Since Covid took over we have all been having more meetings than ever. So I thought it would be a good time to get back to the basics of running a good and effective, and most importantly, productive meeting. We have all become almost too familiar with platforms such as Zoom, Microsoft Team, Uber, and a whole slew of others as well so we can skip over that part. I certainly am not qualified to discuss which are the best of these services, and which are the worst. What I’m more interested in is how to manage a meeting no matter if it’s live and in person or on your computer.
Here are 16 guidelines to running a successful meeting:
- Make sure everyone gets the invitation and confirms they will be there. Please remember to send reminders at least two times after the initial invite. And make sure that that the connection data is included on all emailed reminders for the meeting. There is nothing worse than getting a meeting reminder and having to wade through a whole string of emails to get to the connection link.
- Make sure you really need a meeting. This is not as obvious as it sounds. Is what you are going to discuss so important that you have to hold up two or three or fourteen people for thirty minutes or more, interrupting their workflow to spend time with you? It had better be important!
- Schedule the meeting for a time that everyone can make. Here is a hint. If you want the meeting to be short and sweet and to the point schedule it a half hour before lunch and you’ll get much more accomplished. If you want to make sure that no one will show up, schedule the meeting for 4:30 on a July Friday afternoon. Although these are both pretty obvious there is a strategy involved based on when the meeting is scheduled.
- Set a goal for the meeting. What are you going to accomplish by bringing all these people together? Have a firm goal in mind.
- Set an agenda that includes not only the items to be covered but also the goal of the meeting, that is what you want to accomplish during the meeting. And send the agenda out beforehand so everyone attending the meeting will be prepared to discuss what they need to discuss.
- Does everyone need to be at the meeting? Make sure that everyone needs to be there and why they need to be there.
- Start the meeting on time. This is especially true if it is a regular meeting. Get people in the habit of getting there a little bit ahead of time so you can start on time.
- By the same token, set a certain amount of time for the meeting. You can even add time-allotments for each agenda item and then, and end the meeting when you promised to end the meeting.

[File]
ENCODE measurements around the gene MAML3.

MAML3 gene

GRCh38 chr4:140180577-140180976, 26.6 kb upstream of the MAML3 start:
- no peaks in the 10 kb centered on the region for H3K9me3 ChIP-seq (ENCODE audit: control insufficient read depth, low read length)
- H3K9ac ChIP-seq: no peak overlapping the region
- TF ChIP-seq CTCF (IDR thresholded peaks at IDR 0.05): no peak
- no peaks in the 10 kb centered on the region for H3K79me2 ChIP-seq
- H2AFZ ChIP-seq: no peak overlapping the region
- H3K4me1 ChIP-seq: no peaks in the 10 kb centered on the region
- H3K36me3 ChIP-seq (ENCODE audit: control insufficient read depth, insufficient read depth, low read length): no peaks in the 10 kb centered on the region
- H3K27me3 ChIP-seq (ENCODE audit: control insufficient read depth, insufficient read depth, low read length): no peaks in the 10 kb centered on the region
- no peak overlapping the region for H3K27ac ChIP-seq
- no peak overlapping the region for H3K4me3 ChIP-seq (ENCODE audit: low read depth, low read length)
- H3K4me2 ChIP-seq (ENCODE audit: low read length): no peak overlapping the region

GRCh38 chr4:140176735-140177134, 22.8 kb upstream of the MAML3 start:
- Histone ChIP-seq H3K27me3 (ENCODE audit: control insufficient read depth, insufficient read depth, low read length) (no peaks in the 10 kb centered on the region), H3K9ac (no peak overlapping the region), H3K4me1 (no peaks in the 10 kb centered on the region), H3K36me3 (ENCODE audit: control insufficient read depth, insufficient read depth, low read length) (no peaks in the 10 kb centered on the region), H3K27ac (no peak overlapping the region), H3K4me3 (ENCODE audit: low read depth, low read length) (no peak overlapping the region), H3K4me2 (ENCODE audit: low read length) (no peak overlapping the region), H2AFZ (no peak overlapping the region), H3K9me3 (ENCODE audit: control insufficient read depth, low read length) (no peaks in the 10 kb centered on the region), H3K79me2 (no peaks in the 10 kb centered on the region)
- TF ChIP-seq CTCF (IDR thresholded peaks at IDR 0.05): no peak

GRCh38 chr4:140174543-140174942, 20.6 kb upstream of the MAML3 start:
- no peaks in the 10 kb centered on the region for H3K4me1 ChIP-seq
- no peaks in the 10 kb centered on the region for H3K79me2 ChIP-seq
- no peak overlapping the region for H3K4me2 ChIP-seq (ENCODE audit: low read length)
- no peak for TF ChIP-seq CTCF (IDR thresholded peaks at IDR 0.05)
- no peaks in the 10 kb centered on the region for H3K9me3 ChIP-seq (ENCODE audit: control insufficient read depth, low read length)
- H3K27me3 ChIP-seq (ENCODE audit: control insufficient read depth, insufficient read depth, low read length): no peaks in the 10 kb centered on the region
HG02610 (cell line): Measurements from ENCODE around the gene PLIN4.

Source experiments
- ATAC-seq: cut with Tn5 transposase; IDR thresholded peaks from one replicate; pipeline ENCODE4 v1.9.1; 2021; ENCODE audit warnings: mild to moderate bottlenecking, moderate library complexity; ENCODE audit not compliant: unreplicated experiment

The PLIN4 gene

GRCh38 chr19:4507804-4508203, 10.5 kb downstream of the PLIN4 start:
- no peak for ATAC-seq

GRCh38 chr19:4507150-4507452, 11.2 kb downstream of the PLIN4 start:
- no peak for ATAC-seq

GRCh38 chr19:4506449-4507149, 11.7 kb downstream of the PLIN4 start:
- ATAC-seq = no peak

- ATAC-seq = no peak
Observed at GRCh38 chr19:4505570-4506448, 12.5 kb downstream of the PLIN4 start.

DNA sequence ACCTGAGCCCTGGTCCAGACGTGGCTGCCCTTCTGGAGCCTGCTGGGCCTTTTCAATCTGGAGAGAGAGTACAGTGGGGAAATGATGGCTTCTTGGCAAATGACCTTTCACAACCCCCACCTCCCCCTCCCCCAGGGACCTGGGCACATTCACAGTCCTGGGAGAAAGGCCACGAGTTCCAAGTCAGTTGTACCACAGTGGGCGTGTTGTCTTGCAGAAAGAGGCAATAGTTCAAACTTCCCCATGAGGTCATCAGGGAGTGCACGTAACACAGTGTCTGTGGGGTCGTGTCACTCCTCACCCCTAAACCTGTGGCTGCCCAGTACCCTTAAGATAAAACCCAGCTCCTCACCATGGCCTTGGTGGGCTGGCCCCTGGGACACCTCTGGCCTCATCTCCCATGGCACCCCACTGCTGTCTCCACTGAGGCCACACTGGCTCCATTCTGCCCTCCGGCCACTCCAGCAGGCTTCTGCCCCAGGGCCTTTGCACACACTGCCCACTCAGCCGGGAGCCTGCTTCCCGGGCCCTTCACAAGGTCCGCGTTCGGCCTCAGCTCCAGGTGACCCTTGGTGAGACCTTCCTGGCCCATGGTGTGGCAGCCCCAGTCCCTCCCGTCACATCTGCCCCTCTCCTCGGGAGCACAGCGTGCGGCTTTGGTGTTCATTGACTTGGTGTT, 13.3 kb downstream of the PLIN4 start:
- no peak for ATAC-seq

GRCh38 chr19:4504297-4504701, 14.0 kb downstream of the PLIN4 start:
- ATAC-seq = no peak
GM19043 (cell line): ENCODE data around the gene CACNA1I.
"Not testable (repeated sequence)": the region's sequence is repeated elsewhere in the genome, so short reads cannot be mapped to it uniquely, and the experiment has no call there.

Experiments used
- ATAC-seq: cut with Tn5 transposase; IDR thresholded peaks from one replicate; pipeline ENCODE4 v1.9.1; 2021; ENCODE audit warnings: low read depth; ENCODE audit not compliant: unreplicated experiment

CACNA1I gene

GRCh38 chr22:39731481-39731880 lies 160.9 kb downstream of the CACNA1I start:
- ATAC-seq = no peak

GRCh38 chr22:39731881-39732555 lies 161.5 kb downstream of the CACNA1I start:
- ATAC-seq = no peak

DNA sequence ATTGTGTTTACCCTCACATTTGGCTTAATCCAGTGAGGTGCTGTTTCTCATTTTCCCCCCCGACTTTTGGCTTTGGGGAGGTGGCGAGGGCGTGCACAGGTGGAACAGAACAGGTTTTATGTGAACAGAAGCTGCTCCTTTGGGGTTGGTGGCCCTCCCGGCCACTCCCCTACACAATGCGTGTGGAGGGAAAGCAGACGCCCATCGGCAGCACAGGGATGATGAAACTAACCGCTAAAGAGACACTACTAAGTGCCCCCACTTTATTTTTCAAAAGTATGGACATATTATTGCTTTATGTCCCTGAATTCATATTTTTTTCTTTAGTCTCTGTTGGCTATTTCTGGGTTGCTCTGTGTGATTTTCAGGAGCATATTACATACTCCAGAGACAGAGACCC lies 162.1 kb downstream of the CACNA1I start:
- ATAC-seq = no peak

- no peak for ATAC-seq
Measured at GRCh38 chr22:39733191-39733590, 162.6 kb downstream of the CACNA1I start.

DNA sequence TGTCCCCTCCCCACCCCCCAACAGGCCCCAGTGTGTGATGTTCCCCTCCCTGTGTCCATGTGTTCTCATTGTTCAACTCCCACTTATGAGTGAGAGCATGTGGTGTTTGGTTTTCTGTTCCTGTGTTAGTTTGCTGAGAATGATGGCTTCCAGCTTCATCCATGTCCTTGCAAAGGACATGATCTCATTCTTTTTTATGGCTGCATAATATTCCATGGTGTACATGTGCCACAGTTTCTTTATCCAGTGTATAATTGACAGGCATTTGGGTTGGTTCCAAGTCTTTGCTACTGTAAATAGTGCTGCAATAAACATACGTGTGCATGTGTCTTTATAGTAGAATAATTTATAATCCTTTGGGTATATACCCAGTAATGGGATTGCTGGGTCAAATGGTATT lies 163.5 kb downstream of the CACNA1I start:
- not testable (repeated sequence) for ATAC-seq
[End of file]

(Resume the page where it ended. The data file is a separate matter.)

- Avoid rat holes. If a discussion starts to go long, too long for its allotted time, then set up another meeting to discuss that particular topic. Do not let anyone hijack your meeting by taking a subject down a road of no return.
- Along these same lines avoid pontificators (long-talkers) who love nothing more than to go off on their favorite subject for hours at a time. This is the most counter-productive thing that can happen to your meeting; and it’s up to you to squelch this. And for heaven’s sakes make sure you are not the pontificator!
- Make sure the meeting moves at a brisk pace and don’t let it get bogged down. As the meeting leader the pace of the meeting is up to you.
- Make sure everyone is heard from. Always try to include everyone. If someone is not speaking up, call on that person and solicit her opinion. It is better that she speaks up now than be unhappy later.
- Make assignments with dates. The success of the meeting will be determined by this. Make sure that all actions are listed and defined and assigned with completion dates. In the end this is one of the most important aspects of the meeting.
- If a follow-up meeting is required, make sure that the date is determined before the current meeting is adjourned.
- End the meeting with a verbal summary of what took place, including listing the decisions made and the actions assigned. Get the consensus of everyone who attended the meeting that you are going in the right direction before the meeting ends.
- Follow up the meeting with a summary. This should list all of the decisions and most importantly the actions that have to be completed.
And one last tip, in the spirit of under promising and over delivering. If the meeting is a regular meeting make sure that you always hold the meeting, even if it feels like there is not much to discuss this time, consistency is the key to success. So always consistently hold the meetings as planned. Always. It’s only common sense.